You’d have to earn almost $200,000 within super to pay the same amount of tax your children and grandchildren would pay on a median type wage of about $70k.

        How is that fair? Please stop your over the top woe is me attitude and recognise how good you have it over everyone else. It really is sad to see people like you say “everyone should pay tax except for me”.

        • Martin – aren’t we forgetting something here? What about all of the tax that said individuals getting a ‘free ride’ in their self funded retirement have paid throughout their working lives? What is the cumulative ‘hard dollar’ amount of this? Why isn’t this ever mentioned in adult conversations about what is ‘fair’. If I was them – I’d be asking others to “JST” (eg. Just Say Thankyou). Most people who get to a position to self fund in retirement don’t get their through luck. Most of them didn’t inherit their jobs or businesses which they toiled away in. Wouldn’t it be great to see retirees recognised for their total ‘hard dollar’ tax contributions that they’ve paid through their lives (to governments of ALL persuasions) – and for our society to THANK them for their contribution – instead of the current situation which sees many of them being vilified for not paying enough tax….
          It believe is non-sensical to compare the tax they pay in their retirement to their Grandchildren earning a wage.

  4. Martin – franking credit refunds are not a super tax concession. They are an element in achieving taxation fairness between investments through corporate structures and those in other structures. The credits represent tax paid by the company on the individuals behalf – and so should be refundable to all individual Australian taxpayers For this reason, it is worth noting that under Labour’s plan, higher income earners like politicians will still get the refunds while low income earners will not.

  5. Tony you have my vote, people that scrimp and save, who are prudent with there money, who send there children to private schools, thereby reducing the burden of education costs on tax payers, people who take out expensive health insurance, freeing up the heath system, and those self funded retirees who don’t go cap in hand for a state funded pension at age 60, should be applauded as model citizens, not penalized because they are the easiest option of capitol raising for governments that have miss managed the purse strings

  6. John, I couldn’t agree more.

    Unfortunately, not many people fall into the category of person that you describe.

    I believe the stats are than less than 40% of voters pay net tax and less than 60% make a net cont rovution to government costs (I.e once costs for thing such as govt provided education and health are taken into account). Basically, the top 20% pay for everyone else.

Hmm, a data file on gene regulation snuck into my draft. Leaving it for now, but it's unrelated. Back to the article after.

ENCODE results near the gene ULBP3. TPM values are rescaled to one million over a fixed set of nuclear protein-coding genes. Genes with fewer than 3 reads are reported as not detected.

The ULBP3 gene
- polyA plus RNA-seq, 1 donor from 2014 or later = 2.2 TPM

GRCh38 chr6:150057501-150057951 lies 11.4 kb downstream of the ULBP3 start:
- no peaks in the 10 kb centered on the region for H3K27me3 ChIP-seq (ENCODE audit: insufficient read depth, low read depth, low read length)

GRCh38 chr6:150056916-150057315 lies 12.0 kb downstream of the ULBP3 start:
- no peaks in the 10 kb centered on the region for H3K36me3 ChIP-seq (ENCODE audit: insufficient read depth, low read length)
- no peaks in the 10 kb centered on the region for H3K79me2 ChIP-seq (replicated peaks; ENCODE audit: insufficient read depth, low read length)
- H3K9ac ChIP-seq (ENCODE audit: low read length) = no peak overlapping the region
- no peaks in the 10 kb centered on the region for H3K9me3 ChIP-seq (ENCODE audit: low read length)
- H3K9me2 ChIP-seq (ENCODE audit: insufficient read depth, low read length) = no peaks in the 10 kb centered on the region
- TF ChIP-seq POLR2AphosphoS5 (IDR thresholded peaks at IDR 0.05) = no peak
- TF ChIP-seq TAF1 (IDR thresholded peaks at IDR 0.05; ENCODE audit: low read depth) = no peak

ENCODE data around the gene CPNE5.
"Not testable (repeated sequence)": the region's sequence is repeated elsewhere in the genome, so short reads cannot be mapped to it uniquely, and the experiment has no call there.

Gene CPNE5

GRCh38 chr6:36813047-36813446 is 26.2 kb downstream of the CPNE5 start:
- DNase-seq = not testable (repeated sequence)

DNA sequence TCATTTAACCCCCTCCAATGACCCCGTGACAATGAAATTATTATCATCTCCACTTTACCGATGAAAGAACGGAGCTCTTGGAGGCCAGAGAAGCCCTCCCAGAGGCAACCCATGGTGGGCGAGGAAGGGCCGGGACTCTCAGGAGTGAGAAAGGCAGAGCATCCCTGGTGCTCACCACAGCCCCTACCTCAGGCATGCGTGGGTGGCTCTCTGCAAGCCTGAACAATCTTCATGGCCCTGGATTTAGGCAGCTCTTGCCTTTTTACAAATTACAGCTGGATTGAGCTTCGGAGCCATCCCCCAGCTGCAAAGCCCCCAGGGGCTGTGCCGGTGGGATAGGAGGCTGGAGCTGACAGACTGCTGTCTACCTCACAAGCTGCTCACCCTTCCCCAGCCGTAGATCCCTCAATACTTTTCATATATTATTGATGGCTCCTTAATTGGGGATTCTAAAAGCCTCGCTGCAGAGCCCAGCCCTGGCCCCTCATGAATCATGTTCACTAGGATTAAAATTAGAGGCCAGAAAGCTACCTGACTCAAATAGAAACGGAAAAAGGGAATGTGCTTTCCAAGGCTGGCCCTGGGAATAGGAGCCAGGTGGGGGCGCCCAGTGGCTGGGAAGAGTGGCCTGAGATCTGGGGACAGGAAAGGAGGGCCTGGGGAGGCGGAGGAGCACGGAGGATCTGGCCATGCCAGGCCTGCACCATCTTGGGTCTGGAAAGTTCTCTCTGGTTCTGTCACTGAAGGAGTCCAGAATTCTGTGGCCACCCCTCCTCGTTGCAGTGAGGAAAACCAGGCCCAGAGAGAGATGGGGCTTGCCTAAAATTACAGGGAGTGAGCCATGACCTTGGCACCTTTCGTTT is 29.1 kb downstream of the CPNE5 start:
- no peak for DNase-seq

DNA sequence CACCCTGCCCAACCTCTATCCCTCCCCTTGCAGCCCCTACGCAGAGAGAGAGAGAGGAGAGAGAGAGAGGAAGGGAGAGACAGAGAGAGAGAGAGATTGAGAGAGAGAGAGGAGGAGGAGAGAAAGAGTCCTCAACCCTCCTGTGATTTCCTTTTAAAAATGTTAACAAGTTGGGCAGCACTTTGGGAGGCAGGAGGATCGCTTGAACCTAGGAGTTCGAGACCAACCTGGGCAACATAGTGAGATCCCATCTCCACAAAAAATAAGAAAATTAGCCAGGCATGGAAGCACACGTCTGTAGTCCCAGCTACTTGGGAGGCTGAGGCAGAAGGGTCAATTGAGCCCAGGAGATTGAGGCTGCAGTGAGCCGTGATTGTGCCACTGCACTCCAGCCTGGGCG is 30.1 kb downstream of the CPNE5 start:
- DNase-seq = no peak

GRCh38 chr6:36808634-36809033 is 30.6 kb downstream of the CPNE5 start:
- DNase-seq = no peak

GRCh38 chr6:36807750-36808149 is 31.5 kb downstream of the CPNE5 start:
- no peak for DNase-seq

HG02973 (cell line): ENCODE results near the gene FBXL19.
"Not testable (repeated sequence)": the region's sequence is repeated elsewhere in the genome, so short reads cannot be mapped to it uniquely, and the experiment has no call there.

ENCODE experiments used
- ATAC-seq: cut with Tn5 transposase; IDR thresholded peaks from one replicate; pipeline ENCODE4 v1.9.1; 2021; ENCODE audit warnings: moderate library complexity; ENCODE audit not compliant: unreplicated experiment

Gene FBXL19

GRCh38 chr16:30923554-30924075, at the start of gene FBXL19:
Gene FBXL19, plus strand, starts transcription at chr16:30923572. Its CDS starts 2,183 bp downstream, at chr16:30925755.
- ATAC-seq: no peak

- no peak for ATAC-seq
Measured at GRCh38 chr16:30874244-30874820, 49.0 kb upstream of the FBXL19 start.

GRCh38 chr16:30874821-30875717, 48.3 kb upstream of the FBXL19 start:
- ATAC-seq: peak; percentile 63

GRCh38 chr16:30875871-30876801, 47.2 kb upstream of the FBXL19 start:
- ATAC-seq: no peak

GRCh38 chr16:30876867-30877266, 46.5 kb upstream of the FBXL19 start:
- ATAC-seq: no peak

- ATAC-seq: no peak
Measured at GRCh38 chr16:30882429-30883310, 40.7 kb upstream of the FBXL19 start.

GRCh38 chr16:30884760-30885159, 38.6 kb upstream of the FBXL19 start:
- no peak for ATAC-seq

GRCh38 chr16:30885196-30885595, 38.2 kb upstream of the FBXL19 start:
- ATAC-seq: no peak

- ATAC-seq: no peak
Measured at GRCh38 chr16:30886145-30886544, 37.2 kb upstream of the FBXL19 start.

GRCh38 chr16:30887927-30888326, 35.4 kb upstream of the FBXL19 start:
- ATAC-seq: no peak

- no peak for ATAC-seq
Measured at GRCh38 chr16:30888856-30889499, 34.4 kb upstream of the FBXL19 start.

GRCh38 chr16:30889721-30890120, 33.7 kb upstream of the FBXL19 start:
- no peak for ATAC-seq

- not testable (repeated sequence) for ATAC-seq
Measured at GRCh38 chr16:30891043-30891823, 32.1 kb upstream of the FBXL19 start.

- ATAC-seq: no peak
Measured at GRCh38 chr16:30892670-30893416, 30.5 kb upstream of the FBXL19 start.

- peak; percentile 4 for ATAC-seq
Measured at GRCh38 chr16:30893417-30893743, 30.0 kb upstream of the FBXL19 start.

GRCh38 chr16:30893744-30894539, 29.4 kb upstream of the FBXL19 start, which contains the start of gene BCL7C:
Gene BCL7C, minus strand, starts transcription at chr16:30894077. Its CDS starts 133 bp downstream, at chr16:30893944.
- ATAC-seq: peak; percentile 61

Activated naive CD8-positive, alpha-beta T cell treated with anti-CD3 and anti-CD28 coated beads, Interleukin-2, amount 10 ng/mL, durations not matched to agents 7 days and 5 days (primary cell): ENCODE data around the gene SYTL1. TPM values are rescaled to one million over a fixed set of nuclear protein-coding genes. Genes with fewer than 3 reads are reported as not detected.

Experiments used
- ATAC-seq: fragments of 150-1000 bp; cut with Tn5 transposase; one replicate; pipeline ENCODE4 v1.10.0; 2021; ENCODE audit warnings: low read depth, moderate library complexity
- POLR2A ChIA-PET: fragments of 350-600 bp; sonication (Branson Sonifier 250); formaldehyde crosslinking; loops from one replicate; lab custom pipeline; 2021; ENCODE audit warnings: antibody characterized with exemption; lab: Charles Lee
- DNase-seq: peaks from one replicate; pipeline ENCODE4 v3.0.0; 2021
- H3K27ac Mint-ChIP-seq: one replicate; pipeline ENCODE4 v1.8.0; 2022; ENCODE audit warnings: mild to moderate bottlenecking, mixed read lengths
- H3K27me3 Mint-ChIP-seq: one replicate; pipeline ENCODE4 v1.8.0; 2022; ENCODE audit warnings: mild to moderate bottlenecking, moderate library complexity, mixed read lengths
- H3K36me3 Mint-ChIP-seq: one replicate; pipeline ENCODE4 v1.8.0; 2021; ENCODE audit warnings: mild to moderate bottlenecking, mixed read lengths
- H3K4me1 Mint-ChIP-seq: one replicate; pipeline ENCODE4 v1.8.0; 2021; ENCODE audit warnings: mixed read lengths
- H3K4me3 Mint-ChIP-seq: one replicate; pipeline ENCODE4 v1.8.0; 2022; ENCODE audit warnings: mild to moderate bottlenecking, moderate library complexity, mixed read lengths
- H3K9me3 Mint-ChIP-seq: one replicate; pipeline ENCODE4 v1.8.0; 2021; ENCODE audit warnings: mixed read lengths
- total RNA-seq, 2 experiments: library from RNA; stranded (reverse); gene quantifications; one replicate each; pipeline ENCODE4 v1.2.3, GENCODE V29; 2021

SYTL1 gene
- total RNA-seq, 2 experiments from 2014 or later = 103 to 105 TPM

It is simply politically expedient to continue to take from the minority and give to the majority.

  7. I’m with you John and Tony. “Unfortunately” my wife and I fall into the category of working hard all our working life, PAID our taxes all they way and saved a modest amount of money for our retirement not to be a burden on the Government in any way. Now Bill Shorten wants to steal that hard earned money from us. We are both Aussies and come from hard working backgrounds and always paid our dues. It is just not fair and definitely not the Australian way. We are extremely disappointed that the Labor Government has even contemplated this action.

    • You paid tax too ? Guess what, so did everyone else. It doesn’t make you special.

      In fact, Gen X and Y are the ones who will also lose out because EVERY super fund in accumulation phase is a 15% MTR and franking credits cost us money too; you don’t hear about that though.

      Why do the boomers think that they are so special because (a) they paid taxes and (b) they will be ‘self-funded retirees’ ? Everyone in Gen X and Y will have to be because there isn’t enough money to go around.

      Boomers had a choice – be independent, self funded retirees or rely on the Government. Unfortunately, many were daft enough to do the latter and then claim “oh, it’s because we never had enough money to do the former”…garbage, you cut your cloth accordingly, it’s called “live within your means” and be smarter with your money. That’s why Gen X and Y, from NECESSITY, will be able to do both.

  8. John, I understand where you are coming from.

    If you are retired and have your retirement funds in super, you will be able to plan around the rules.

    Talk to your tax and financial advisors. They should by now have a plan around this issue for you.